Bay Area hospital slammed with lawsuit over $6,000 emergency room bill for urine test
- Savannah Thompson visited John Muir Medical Center in Walnut Creek after she believed she accidentally ingested fentanyl.
- Thompson is suing John Muir Health for charging her nearly 100 times Medicare's reimbursement rate for a urine test.
A California hospital is being sued for fraud after a woman says the hospital billed her more than $6,000 for a urine test administered in the emergency department.
Savannah Thompson visited John Muir Medical Center in Walnut Creek in June, worried she'd accidentally ingested fentanyl after taking what she thought was cocaine, The Mercury News reports. Thompson's blood and urine were both tested; she was treated and left the Bay Area hospital three hours after arriving.
Soon after, she received a $6,095 bill for the urine test, according to the lawsuit, which accuses John Muir Health of breaking California consumer-protection law.
The suit says Thompson's insurance provider paid John Muir Health over $6,000, but she received a bill requesting more than $7,000 in addition – the majority of which was for the urine test.
By comparison, the fee is nearly 100 times more than Medicare's reimbursement rate of $62, NBC San Diego reports.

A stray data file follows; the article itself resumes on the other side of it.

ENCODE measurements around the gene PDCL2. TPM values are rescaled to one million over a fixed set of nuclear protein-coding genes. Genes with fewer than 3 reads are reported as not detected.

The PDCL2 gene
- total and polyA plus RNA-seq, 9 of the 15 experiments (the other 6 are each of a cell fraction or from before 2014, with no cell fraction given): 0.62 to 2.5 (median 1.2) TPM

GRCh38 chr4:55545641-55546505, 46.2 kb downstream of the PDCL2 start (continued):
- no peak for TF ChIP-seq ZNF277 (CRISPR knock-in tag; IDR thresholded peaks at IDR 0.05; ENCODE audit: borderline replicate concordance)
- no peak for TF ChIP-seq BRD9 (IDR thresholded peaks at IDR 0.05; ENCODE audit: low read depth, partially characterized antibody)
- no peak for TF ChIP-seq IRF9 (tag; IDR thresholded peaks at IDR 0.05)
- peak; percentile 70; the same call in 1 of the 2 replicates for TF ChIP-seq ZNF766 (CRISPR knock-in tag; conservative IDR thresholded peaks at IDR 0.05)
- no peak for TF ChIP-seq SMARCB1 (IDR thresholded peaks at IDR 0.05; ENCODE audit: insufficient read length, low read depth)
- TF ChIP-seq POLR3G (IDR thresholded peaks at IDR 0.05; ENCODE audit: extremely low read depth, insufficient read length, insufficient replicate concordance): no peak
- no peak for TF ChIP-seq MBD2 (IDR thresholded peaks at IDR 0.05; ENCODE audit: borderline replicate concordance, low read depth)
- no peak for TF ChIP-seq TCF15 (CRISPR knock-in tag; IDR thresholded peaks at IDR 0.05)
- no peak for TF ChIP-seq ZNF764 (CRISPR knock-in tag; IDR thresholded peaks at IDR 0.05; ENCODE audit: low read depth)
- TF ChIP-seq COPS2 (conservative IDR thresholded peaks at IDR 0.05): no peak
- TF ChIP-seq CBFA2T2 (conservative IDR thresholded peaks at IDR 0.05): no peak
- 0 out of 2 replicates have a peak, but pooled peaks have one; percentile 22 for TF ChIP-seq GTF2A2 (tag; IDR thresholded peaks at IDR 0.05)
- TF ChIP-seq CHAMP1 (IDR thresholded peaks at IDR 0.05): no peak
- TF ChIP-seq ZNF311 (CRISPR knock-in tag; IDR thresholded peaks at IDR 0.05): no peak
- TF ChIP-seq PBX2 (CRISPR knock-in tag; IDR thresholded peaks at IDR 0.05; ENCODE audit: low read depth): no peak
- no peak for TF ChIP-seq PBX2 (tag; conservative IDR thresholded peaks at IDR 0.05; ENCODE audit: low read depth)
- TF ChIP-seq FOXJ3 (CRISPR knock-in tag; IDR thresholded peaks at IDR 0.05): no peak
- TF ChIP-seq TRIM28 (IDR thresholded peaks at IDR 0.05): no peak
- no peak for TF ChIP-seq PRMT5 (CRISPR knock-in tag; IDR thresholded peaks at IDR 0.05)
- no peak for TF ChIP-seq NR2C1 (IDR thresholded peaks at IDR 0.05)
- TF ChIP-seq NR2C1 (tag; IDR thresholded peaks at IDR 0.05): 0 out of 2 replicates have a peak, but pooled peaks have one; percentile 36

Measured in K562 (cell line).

"They charged her $6,000-plus for that," Thompson's attorney Peter Fredman said. "And that's what this case is about. We contend that that $6,000 charge for a urine test is unconscionable."
The suit claims that John Muir Health has been imposing the expensive fee for the test since 2018 while a typical test in an emergency room in the same region is around $700.
John Muir Health defended its fee in a Tuesday statement obtained by Mercury News. According to the company, emergency room fees for services tend to be higher than fees in outpatient settings due to the need for staff availability around the clock.
"By law, hospitals are not allowed to discuss payment prior to treatment or give out price lists," the company said. "The claims will not withstand scrutiny in a court of law."
During her visit, Thompson signed a contract agreeing to pay in line with "regular rates and terms," the suit alleges, but her attorney says the hospital broke the law.
"The nature of emergency care is that patients cannot shop for services based on reasonable rates," said Fredman. "In this case, John Muir never disclosed that it intended to charge Ms. Thompson 100 times the value for the procedure. California law protects consumers in these situations."
Thompson and her lawyers are seeking class action status for anyone else subjected to the fee for a urine test from John Muir Health although it's unclear how many were billed similarly.
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